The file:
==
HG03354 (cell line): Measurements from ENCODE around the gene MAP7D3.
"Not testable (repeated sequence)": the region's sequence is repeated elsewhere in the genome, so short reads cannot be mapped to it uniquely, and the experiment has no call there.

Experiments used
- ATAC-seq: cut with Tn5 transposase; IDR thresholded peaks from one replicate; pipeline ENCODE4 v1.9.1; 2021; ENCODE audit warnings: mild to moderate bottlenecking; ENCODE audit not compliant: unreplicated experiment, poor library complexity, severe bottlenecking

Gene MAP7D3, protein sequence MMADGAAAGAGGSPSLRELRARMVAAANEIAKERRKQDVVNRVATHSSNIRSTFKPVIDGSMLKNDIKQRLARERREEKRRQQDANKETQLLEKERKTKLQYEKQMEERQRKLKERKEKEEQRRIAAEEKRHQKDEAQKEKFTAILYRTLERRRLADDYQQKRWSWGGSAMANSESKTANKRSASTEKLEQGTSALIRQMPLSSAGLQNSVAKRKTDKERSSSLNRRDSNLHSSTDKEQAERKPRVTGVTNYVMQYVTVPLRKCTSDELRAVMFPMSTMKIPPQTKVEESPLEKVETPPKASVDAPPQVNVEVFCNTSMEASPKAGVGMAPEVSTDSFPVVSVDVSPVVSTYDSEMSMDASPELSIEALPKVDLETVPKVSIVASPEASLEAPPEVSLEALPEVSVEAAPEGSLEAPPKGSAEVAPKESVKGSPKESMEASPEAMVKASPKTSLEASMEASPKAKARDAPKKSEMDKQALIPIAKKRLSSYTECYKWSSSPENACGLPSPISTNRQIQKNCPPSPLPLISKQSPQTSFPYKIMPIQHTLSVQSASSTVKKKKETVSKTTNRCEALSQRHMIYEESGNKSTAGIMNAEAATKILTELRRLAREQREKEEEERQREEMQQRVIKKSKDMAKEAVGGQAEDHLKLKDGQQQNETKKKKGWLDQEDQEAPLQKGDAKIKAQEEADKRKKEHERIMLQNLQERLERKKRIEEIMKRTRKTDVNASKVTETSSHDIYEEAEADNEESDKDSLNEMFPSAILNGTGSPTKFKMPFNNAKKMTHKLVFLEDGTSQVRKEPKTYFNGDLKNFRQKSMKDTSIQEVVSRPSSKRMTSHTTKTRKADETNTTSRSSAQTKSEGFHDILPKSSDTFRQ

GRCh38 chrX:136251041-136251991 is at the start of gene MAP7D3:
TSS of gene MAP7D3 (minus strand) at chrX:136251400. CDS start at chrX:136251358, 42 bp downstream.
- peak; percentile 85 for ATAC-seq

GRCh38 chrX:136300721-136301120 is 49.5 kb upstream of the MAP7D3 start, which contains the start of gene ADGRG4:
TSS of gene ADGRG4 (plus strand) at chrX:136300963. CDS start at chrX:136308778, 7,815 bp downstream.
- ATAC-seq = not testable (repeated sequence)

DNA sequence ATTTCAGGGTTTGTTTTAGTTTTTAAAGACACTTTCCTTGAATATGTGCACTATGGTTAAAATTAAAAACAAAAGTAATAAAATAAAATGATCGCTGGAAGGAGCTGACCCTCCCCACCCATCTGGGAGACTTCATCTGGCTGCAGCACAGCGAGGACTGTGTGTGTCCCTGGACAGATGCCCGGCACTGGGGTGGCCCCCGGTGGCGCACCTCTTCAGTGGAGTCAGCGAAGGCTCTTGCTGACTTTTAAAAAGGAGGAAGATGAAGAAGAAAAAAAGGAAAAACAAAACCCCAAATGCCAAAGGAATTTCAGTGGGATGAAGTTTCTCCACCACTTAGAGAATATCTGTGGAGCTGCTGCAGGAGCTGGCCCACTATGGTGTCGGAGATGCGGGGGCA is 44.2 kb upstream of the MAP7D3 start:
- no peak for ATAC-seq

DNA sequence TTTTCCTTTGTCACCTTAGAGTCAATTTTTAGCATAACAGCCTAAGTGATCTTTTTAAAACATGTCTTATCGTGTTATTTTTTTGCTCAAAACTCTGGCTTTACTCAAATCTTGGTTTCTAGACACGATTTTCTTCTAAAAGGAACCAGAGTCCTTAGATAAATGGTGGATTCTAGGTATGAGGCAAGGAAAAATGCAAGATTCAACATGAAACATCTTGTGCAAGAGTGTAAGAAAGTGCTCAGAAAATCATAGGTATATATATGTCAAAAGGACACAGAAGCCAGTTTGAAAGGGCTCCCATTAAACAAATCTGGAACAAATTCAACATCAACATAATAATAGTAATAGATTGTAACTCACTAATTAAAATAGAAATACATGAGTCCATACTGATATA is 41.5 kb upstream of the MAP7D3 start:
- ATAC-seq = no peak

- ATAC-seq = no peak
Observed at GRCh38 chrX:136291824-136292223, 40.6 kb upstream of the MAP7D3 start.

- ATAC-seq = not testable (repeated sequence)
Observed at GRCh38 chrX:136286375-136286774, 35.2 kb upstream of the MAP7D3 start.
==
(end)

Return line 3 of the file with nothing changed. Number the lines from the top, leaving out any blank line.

Experiments used